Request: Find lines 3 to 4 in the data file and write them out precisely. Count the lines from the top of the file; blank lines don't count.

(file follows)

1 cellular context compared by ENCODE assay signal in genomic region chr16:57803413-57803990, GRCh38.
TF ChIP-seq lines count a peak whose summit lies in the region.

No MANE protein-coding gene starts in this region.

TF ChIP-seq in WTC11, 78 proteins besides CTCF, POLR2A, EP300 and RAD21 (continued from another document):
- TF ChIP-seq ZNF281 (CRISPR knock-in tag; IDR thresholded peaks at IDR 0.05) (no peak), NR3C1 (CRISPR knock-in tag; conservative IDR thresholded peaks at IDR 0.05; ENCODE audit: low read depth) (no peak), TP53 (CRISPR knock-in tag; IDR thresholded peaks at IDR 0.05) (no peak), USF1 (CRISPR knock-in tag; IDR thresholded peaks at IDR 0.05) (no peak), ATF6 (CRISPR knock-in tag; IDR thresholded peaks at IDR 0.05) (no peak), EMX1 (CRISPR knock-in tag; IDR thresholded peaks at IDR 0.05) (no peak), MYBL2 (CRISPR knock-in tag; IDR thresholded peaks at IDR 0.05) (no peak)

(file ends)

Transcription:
No MANE protein-coding gene starts in this region.

TF ChIP-seq in WTC11, 78 proteins besides CTCF, POLR2A, EP300 and RAD21 (continued from another document):